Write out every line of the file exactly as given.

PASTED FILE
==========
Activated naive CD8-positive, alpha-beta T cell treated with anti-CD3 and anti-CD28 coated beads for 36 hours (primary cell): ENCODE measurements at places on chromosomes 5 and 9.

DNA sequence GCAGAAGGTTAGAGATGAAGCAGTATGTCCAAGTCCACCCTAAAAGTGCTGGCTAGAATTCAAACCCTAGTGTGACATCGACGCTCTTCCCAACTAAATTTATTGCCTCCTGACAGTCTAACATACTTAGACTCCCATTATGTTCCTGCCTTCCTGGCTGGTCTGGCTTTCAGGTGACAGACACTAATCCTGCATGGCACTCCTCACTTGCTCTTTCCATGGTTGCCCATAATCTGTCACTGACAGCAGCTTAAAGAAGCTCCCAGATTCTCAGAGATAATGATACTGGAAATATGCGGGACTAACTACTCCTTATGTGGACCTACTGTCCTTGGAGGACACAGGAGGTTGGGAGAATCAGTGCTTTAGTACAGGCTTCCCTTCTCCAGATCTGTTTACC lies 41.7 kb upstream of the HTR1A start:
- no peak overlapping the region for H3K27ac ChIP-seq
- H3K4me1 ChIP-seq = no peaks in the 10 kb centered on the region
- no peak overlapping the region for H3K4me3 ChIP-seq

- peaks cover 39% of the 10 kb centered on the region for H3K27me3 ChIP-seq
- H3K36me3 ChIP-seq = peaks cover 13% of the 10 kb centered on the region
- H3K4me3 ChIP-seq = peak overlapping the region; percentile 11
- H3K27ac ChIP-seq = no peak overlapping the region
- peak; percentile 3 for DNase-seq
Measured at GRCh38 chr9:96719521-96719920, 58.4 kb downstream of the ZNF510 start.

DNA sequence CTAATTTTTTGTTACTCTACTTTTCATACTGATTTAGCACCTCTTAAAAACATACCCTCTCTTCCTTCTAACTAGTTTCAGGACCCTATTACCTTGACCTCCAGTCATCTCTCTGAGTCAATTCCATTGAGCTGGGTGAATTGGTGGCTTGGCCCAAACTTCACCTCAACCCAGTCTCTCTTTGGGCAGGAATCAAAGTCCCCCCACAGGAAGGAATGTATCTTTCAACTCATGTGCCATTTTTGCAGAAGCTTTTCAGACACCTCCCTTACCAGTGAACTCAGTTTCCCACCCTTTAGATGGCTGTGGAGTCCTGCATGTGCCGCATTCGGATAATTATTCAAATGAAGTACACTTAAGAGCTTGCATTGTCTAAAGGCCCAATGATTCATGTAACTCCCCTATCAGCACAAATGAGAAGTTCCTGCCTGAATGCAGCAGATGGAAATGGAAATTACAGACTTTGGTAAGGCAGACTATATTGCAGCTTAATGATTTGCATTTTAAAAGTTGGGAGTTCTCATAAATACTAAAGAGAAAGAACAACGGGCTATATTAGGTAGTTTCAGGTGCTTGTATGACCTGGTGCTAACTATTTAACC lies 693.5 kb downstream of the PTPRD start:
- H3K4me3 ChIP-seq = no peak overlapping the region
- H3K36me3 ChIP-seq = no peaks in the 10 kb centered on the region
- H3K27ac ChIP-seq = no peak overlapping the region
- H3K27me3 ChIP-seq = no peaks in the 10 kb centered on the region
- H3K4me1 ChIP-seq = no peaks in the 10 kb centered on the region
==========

Activated naive CD8-positive, alpha-beta T cell treated with anti-CD3 and anti-CD28 coated beads for 36 hours (primary cell): ENCODE measurements at places on chromosomes 5 and 9.

DNA sequence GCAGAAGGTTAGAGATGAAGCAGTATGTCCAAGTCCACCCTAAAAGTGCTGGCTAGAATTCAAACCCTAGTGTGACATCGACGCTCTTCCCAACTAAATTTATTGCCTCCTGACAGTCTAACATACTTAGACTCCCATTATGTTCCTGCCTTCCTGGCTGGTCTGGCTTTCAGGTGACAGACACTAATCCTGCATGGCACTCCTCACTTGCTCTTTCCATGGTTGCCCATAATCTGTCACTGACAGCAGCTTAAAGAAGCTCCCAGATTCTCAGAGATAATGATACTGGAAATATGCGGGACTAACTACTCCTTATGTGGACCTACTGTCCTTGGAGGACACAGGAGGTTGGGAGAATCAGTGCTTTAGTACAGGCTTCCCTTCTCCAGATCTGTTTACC lies 41.7 kb upstream of the HTR1A start:
- no peak overlapping the region for H3K27ac ChIP-seq
- H3K4me1 ChIP-seq = no peaks in the 10 kb centered on the region
- no peak overlapping the region for H3K4me3 ChIP-seq

- peaks cover 39% of the 10 kb centered on the region for H3K27me3 ChIP-seq
- H3K36me3 ChIP-seq = peaks cover 13% of the 10 kb centered on the region
- H3K4me3 ChIP-seq = peak overlapping the region; percentile 11
- H3K27ac ChIP-seq = no peak overlapping the region
- peak; percentile 3 for DNase-seq
Measured at GRCh38 chr9:96719521-96719920, 58.4 kb downstream of the ZNF510 start.

DNA sequence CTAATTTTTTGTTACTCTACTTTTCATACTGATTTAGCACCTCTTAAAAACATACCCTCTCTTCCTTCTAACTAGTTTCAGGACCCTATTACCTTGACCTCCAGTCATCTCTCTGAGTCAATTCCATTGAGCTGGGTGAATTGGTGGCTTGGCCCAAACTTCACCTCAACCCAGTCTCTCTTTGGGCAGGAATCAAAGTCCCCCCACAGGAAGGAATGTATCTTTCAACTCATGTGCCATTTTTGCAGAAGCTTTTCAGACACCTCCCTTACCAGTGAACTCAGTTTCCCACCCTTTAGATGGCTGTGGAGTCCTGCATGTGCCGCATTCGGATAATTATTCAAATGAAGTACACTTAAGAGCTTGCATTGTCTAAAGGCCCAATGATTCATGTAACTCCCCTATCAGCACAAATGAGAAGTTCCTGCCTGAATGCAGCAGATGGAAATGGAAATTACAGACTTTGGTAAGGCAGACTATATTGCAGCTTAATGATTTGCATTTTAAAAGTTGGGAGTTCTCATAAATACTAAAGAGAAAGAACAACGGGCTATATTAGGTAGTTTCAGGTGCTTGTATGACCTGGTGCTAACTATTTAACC lies 693.5 kb downstream of the PTPRD start:
- H3K4me3 ChIP-seq = no peak overlapping the region
- H3K36me3 ChIP-seq = no peaks in the 10 kb centered on the region
- H3K27ac ChIP-seq = no peak overlapping the region
- H3K27me3 ChIP-seq = no peaks in the 10 kb centered on the region
- H3K4me1 ChIP-seq = no peaks in the 10 kb centered on the region